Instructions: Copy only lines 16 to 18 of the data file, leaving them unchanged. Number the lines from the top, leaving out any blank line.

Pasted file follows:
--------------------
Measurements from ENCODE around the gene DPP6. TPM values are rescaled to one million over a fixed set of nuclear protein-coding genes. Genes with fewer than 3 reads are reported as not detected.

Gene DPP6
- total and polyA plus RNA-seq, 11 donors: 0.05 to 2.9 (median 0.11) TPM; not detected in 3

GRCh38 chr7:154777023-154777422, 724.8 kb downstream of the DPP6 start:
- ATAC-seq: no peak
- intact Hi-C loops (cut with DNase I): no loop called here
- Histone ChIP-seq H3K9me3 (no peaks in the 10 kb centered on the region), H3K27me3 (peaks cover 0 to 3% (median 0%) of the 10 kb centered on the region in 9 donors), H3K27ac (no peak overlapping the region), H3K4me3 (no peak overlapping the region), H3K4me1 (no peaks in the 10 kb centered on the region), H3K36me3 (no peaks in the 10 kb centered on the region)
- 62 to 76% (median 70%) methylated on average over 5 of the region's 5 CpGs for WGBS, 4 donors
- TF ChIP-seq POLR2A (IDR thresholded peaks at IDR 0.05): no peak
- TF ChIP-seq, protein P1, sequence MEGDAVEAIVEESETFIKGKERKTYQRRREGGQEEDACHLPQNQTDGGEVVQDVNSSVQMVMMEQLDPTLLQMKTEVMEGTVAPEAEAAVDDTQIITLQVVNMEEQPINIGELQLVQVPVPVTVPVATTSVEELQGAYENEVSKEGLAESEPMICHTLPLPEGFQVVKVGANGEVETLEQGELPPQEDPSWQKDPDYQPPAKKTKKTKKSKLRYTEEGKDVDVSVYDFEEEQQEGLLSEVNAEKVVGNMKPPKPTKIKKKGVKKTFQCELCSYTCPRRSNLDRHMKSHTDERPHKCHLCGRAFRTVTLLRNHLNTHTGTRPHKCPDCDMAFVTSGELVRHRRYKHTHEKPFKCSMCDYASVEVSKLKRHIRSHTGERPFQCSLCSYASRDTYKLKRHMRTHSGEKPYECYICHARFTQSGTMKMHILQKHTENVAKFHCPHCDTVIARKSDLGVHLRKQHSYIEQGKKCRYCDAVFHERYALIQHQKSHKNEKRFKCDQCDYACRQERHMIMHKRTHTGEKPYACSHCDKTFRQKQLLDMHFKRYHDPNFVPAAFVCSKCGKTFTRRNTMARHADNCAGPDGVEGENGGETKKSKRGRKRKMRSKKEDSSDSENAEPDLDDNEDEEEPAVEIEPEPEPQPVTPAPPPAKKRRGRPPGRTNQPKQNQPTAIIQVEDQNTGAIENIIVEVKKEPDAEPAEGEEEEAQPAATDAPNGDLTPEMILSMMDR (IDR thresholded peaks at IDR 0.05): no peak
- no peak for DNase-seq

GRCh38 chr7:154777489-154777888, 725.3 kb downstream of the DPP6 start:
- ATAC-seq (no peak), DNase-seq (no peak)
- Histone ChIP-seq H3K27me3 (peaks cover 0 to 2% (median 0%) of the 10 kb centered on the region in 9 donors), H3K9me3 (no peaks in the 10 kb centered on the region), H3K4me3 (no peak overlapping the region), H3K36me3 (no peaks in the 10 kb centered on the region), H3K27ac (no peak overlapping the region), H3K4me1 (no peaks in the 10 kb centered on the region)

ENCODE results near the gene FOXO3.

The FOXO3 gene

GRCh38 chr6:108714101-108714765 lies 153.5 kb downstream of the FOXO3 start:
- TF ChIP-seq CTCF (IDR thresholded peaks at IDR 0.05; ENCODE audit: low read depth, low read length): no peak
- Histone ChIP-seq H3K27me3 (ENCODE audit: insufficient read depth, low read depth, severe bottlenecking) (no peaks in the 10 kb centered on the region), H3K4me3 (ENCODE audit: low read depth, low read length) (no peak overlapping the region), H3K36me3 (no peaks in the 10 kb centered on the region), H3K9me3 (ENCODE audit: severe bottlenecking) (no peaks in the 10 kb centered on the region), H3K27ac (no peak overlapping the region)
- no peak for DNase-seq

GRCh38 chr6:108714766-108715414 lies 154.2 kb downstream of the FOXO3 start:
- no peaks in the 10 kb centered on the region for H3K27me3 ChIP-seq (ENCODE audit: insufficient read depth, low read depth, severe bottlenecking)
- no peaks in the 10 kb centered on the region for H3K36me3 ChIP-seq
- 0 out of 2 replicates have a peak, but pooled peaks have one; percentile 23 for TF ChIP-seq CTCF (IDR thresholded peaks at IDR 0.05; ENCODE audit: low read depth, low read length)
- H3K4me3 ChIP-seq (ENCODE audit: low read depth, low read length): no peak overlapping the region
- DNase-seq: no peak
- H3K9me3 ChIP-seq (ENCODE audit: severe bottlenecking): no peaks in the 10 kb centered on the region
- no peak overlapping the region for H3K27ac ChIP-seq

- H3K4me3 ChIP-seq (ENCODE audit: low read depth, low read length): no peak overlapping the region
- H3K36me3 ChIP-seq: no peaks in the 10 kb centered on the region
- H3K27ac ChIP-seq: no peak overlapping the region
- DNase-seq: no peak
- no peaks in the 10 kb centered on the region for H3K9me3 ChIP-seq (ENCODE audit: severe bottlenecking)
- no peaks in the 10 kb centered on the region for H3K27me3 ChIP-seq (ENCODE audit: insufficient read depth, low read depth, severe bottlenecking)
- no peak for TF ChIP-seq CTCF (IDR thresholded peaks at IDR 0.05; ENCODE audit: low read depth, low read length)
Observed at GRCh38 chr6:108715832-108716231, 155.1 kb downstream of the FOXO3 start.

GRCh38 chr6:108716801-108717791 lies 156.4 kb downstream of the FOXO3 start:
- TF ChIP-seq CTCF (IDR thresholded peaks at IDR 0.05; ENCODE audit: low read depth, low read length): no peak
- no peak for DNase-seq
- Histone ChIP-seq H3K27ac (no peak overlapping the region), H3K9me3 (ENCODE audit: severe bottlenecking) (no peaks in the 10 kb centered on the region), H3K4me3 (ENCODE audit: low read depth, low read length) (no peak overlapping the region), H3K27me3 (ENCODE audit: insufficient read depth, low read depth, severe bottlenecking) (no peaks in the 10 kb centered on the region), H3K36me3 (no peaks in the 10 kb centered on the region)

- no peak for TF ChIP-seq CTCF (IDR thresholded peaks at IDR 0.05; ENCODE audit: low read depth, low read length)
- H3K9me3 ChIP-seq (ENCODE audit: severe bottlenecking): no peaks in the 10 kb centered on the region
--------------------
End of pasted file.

The FOXO3 gene

GRCh38 chr6:108714101-108714765 lies 153.5 kb downstream of the FOXO3 start:
- TF ChIP-seq CTCF (IDR thresholded peaks at IDR 0.05; ENCODE audit: low read depth, low read length): no peak